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Geology II test 1 Study Guide

by: Vaibhav Notetaker

Geology II test 1 Study Guide GEOL 1122K

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Vaibhav Notetaker

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Study guide for geology 2 test 1.
Introductory Geosciences II
Nathan Michael Rabideaux
Study Guide
Rock. Deposition. Uni-formation. Sedimentation. Environment. Etc
50 ?




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This 5 page Study Guide was uploaded by Vaibhav Notetaker on Tuesday February 2, 2016. The Study Guide belongs to GEOL 1122K at Georgia State University taught by Nathan Michael Rabideaux in Spring 2016. Since its upload, it has received 54 views. For similar materials see Introductory Geosciences II in Geology at Georgia State University.


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Date Created: 02/02/16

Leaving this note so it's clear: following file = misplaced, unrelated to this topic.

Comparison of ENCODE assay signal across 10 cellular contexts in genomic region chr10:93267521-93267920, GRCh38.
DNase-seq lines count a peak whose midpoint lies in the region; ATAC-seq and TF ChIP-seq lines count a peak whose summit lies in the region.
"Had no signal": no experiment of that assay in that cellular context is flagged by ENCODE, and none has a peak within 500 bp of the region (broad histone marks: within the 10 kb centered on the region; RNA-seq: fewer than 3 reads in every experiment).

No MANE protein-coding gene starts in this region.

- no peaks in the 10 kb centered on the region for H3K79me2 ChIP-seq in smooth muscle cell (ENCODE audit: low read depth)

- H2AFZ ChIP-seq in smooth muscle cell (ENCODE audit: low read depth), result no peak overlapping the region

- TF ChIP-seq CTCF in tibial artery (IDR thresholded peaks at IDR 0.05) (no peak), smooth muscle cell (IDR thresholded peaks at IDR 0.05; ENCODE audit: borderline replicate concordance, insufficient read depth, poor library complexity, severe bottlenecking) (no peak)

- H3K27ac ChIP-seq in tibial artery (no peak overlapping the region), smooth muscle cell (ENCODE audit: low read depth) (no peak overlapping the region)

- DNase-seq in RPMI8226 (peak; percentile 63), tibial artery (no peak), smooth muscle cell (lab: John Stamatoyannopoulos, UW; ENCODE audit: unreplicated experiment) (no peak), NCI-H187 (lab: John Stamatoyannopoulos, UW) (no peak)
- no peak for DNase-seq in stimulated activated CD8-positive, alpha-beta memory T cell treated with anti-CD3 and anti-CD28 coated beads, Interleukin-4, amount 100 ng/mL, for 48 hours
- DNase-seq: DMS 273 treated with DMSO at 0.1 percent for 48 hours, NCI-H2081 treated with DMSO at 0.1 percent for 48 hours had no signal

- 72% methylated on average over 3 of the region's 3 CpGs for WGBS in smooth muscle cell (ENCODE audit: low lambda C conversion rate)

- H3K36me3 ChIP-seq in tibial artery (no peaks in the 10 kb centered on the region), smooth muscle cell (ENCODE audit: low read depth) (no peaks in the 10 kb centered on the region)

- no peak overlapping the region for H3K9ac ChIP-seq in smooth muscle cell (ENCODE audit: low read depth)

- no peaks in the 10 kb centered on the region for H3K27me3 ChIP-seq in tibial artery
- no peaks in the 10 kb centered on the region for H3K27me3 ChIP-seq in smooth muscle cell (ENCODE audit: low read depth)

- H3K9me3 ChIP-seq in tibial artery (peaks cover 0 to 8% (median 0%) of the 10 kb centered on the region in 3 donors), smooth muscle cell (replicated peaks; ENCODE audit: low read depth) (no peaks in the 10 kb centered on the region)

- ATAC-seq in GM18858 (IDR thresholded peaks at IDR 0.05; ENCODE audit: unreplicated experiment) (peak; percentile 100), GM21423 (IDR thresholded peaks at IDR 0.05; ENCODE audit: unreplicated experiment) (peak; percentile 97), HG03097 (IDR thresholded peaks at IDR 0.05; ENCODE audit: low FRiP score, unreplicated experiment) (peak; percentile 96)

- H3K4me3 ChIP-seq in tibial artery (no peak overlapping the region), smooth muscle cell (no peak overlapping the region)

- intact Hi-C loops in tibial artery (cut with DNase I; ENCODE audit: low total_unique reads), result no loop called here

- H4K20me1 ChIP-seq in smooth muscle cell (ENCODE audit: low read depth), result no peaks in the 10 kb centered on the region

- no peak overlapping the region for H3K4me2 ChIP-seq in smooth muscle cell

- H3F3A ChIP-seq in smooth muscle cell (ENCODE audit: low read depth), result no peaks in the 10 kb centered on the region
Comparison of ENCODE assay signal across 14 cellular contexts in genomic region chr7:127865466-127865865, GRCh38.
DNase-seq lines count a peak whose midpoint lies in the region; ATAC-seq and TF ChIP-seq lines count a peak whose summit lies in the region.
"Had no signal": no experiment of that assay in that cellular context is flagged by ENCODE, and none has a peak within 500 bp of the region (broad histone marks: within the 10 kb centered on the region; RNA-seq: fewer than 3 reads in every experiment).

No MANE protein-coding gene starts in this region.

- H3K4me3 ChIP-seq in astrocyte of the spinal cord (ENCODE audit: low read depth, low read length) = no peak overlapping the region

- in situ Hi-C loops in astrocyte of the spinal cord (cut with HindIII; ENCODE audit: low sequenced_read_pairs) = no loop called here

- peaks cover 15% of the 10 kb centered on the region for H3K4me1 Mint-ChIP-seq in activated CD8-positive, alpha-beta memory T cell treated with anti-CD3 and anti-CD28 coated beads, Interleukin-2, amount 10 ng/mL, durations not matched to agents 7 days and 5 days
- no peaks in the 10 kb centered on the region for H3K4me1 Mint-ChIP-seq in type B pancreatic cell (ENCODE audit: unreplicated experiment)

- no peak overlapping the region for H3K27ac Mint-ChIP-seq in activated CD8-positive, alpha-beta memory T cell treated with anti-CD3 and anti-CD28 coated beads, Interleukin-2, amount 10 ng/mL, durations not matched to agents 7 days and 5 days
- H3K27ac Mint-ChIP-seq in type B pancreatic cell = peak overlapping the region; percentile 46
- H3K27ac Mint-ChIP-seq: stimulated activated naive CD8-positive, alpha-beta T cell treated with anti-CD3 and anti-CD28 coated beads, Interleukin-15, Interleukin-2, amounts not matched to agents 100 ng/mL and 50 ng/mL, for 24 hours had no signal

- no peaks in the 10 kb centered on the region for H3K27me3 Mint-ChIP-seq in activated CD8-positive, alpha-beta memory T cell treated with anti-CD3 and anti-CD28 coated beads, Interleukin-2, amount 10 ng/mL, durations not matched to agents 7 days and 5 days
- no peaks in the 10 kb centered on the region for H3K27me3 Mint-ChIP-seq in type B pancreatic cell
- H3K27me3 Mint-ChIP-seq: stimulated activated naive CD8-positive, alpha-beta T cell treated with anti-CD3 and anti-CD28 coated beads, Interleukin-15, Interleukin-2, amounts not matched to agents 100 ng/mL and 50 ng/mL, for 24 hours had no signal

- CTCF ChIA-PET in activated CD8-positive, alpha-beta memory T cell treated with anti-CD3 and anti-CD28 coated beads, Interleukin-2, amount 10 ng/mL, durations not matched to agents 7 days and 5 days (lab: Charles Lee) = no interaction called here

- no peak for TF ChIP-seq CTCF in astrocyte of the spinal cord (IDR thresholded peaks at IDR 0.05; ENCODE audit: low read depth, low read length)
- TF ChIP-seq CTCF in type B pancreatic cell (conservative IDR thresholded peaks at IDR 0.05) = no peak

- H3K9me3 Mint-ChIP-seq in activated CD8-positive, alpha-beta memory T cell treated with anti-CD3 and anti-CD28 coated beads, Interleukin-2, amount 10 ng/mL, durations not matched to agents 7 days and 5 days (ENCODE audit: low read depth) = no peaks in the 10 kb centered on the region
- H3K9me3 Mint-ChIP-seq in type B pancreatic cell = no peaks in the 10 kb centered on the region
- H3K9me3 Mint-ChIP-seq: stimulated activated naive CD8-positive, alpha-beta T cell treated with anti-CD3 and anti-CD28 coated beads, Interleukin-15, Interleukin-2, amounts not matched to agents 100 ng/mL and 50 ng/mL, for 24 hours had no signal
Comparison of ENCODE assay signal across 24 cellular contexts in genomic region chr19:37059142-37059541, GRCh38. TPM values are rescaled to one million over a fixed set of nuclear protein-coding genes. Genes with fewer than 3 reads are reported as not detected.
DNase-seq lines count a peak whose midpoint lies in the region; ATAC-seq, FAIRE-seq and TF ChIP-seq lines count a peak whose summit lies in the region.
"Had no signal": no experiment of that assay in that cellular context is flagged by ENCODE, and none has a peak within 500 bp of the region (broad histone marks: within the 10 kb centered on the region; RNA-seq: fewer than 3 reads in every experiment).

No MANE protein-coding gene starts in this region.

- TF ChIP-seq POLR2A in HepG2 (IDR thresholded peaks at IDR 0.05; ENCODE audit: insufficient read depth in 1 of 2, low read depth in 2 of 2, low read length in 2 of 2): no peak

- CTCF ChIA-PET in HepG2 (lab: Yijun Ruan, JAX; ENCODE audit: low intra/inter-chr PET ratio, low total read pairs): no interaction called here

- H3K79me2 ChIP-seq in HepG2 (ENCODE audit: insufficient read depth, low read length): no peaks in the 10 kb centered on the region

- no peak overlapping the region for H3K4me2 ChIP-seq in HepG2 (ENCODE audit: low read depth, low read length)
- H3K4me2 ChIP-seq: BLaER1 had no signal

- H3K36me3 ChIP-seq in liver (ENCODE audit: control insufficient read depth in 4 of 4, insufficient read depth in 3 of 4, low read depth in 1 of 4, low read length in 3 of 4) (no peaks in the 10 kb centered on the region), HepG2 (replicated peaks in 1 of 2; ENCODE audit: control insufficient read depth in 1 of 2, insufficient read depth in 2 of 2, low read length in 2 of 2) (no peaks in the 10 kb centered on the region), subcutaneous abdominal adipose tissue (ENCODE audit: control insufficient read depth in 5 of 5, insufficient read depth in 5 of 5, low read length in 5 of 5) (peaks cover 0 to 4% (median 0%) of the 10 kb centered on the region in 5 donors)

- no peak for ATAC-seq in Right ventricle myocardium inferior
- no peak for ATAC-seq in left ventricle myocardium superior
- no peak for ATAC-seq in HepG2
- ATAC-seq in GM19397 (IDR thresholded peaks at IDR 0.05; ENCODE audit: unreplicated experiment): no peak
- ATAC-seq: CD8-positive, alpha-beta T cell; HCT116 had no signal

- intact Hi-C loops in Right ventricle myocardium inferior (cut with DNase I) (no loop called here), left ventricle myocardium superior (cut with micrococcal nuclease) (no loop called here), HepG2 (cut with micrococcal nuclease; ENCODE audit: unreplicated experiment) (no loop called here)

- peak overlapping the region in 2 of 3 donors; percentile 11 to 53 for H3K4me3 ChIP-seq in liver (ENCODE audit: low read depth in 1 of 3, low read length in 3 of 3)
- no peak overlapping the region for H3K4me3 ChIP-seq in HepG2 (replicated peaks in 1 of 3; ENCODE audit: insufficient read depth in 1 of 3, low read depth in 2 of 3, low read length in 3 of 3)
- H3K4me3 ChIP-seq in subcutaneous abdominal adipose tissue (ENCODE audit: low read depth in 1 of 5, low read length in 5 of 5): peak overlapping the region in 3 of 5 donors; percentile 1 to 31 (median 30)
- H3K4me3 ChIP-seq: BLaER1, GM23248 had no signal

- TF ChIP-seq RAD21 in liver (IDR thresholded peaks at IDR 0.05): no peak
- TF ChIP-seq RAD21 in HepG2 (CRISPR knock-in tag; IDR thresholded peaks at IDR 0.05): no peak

Geology II Test 1 Chapter 6 -Sedimentary Rocks • Igneous are the most abundant rock type, but are not the ones we see the most… • Sedimentary rocks cover approximately 5% of the earths surface, and cover over the majority of the igneous rocks What is sedimentary rock and why are they important? • Comprises 5% of Earths upper crush • Contains evidence of past environments o Records how sediment is transported and deposited o Often contains fossils Why do we care about sedimentary rocks? • They are important for economic reasons because they contain o Coal, Petroleum and natural gas, iron, aluminum, uranium and manganese. Geologist use them or read Earth’s history 1.Describe how a clastic sedimentary rock forms from its unweathered parent rock • Weathering> erosion>transportation>deposition>lithification (process in which sediments compact under pressure) Sedimentary Cover • Earth is covered by a thin “veneer” of sediment o The veneer caps igneous and metamorphic “basement” o Sediments cover varies in thickness from 0 to 20km o Thinner or missing where ig and meta rocks out corp o Thicker in sedimentary basins Sediments are the building blocks of sedimentary rocks • Sediments are diverse, as are the rocks made from them • Four classes: o Clastic- made from weathered rock fragments( clasts) o Biochemical- cemented shells of organisms o Organic- The carbon- rich remains of plants o Chemical – Minerals that Crystallize directly from water Clastic sedimentary rocks reflect several processes • Weathering - Generation of detritus via rock disintegration • Erosion – Removal of sediment grains from rock • Transportation- dispersal by wind, water and ice • Deposition- settling out of the transporting fluid • Lithification- transformation into solid rock Lithification: Transforms loose sediments into rocks • Burial: More sediments is added onto previous layers • Compaction- Overburden weight reduces pore spaces • Sand – 10 – 20 % Geology II Test 1 • Clay -50- 80 % Cementation mineral grow in pores “gluing” sediments Clast (grain) size – the average diameter of casts • Range from very coase to very fine • Bouder, Cobble, pebble sand, silt and clay • With increasing transport average grain size decreases Angularity and sphericity: indicate degree of transport • Grain roundess and sphericity increases with transport o Well rounded = long transport distances o Angular = negligible transport Mineral identities provide clues about: The source of sediments and the environment of the deposition Art: Marble Architectural uses: Shale: for roofing Sandstone: for load bearing buttresses Ceramics and industrial materials: clay for pottery and ceramics including bricks; cement and lime derived from limestone Economic Geology: ore deposits of lead-zinc-silver, large deposits of copper, deposits of gold, tungsten, uranium, heavy mineral sands, ect. Energy: coal and oil shale and uranium are found in sedimentary rocks Groundwater: Sedimentary rocks contain a large proportion of the Earths groundwater aquifers Clastic sedimentary rocks • Coarse clastic gravel sized clasts • Breccia: comprised of angular fragments, angularity indicates a lack of transport processing. Deposited relatively close to source • Conglomerates: comprised of rounded gravel: indicates water transport o Clasts bang together forcefully in flowing water o Collisons round angular corners and edges of clasts • Conglomerates are deposited at a distance from the source o Arkose: sand and gravel with abundant feldspar o Sandstone: clastic rocks made of sand-sized particles • Fine Clastics: composed of silt and clay • Fine Clastics are deposited in quieter waters o Silt sized sediments are lithifed to form siltstone o Clay- sized particles form shale o Floodplains, lagoons, mudflats, deltas, deep-water basins o Organic-rich shales are the source of petroleum Chert: rocks made of cryptocrystalline quartz • (SiO2) skeletons • Silica Dissolves • Solidifies into a gel Chert found as nodules or beds Organic Rocks: Geology II Test 1 • Made from organic carbon o Coal: Altered remains of fossil vegetation Organic rocks accumulate in lush tropical wetland settings, requires deposition in the absences of oxygen Oil Shale: Shale with heat altered organic matter Organic- cells of plants, algae, bacteria and plankton Black combustible sedimentary rock: over 50-90% carbon Chemical sedimentary rocks: comprised of minerals precipitated from water solution Evaporites: created from eVaporated seawater Evaporation triggers deposition of chemical preceipitates Examples include halite*(rock salt) and gypsum Chemical sedimentary rocks • Comprised of minerals preceipited from water solution o Have a crystalline(interlocking) texture § Initial crystal growth in solution § Recrystallization during burial • There are several classes o Evaporites: rock from evaporated sea or lake water o Travertine: Precipitated from ground water o Dolostone: forms from dolomite (kind of rock) o Replacement chert: Non biogenic, replaces calcite Sedimentary structures § Features imparted to sediments at or near deposition § Help decipher conditions at or near time of deposition § Sedimentary rocks are usually layered or “stratified” § Bedding reflects changing conditions during deposition Bedding and stratification § Why does bedding form ? o Bedding reflects changing conditions during deposition o Bedding forms due to changes in Climate, water depth, current velocity, sediment source, sediment supply Current deposition § Water or wind flowing over sediment creates bedforms o Ripple marks: CM scale ridges and troughs § Dunes are similar to ripples, just larger § Cross beds are created by ripple and dune migration Bed surface markings § Occurs after deposition while sediment is still soft (mud cracks, scour mark and fossils: evidence of past life ) Depositional Environments § Locations where sediments accumulate § Environments range from terrestrial to marine Geology II Test 1 § Terrestrial environments o mountain streams o Alluvial Fan: Is created when sediments are traveling at velocity and reach a flat point and sediments pan out o Sand Dunes: Wind blown piles of well sorted sand o Dunes move account to the prevailing winds, result in uniform sandstones with gigantic cross beds o Rivers: Sand and gravel fill concave upwards channels, Fine sand, silt and clay are deposited on nearby floodplains o Lake: large ponded bodies of water; Gravels and sands trapped near shore; well-sorted muds deposited in deeper water o Delta- Sediment piles up where a river enters a lake § Marine environments- Deposited at or below sea level o Shallow Marine: Finer Version of beach sediment o Deep Marine: Fines settle out far from land o Shallow water carbonates: Tropical § Sedimentary basins o Basins form where tectonic activity creates space § Passive margin basins: Non plate boundary continental edge § Sea level changes o Sedimentary deposition is strongly linked to sea level o Changes in sea level are commonplace geologically. Depositional belts shift landward or seaward in response. Layers of strata record deepening or swallowing upward. o Transgression – Flooding due to sea-level rise. Sediment belts shift landward; strata “deepen” upward o Regression: Exposure due to sea level fall o Sea level rise and fall creates a predictable pattern o Exposure due to sea level fall. o Depositional belts shift seaward; strata “shallow upward.” Regression tied to erosion; less likely to be preserved. Chapter 10 § Understanding time permits assigning an age to: Rocks, Fossils, Geologic Structure, Landscapes, tectonic events. § Two ways of dating Geological Materials: Relative ages, numberical or absolute ages § Uniformitarianism: The present is the key to the past, Processes seen today are the same as those in the past, Geological change is slow large change requires a long time, there for there must have been a long time before humans Geology II Test 1 § Original Horizontality: Layers of sediments are deposited initially in an horizontal fashion § Superposition: In an under formed sequence of layered rocks…. Each bed is older than the one above and younger than the one below § Original continuity: Layers can be continuous over broad areas when first deposited § Strata often forms laterally extensive horizontal sheets